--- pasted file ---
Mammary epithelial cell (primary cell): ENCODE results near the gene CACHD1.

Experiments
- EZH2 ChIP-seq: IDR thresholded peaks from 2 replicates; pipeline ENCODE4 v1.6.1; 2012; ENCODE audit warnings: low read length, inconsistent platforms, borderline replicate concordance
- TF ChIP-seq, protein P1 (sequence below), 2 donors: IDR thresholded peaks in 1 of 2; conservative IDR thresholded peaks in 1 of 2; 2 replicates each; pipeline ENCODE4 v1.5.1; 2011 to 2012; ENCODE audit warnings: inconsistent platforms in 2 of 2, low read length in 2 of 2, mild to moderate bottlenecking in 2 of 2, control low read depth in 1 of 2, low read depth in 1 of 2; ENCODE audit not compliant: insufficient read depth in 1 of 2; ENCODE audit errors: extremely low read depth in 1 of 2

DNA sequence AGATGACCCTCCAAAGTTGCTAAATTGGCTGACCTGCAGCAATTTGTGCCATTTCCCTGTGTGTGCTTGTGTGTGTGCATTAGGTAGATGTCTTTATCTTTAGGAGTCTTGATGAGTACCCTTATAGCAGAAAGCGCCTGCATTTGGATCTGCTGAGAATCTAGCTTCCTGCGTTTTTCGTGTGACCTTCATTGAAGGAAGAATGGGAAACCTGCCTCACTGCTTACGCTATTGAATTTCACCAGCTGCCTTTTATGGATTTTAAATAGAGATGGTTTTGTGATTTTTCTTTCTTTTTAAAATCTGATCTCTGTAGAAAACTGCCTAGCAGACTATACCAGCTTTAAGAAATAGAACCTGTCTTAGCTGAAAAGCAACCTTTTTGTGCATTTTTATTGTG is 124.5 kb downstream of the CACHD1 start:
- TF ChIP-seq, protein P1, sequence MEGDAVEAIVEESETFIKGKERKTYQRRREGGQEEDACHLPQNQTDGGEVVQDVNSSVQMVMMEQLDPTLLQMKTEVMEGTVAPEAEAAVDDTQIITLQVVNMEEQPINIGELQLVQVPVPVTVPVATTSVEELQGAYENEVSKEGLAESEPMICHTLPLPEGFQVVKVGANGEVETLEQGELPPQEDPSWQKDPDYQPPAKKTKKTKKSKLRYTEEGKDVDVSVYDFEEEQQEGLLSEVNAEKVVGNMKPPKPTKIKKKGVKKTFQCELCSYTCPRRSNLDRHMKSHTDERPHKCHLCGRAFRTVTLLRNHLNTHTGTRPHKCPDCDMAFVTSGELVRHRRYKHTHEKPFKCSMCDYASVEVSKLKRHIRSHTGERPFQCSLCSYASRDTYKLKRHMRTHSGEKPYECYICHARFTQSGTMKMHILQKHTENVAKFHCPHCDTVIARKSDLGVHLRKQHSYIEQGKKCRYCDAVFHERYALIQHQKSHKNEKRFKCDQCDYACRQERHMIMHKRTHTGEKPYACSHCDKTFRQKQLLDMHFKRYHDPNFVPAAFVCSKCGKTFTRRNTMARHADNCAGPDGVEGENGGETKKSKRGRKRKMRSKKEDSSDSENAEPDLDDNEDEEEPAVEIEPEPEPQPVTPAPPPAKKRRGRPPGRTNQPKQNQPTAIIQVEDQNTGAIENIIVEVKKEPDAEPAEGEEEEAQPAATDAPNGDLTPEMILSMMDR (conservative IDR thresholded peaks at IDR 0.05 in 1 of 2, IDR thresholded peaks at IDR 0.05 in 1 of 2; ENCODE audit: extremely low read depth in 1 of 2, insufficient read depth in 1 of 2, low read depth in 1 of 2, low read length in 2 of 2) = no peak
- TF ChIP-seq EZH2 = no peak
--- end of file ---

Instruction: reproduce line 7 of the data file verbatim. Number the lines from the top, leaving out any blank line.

- TF ChIP-seq EZH2 = no peak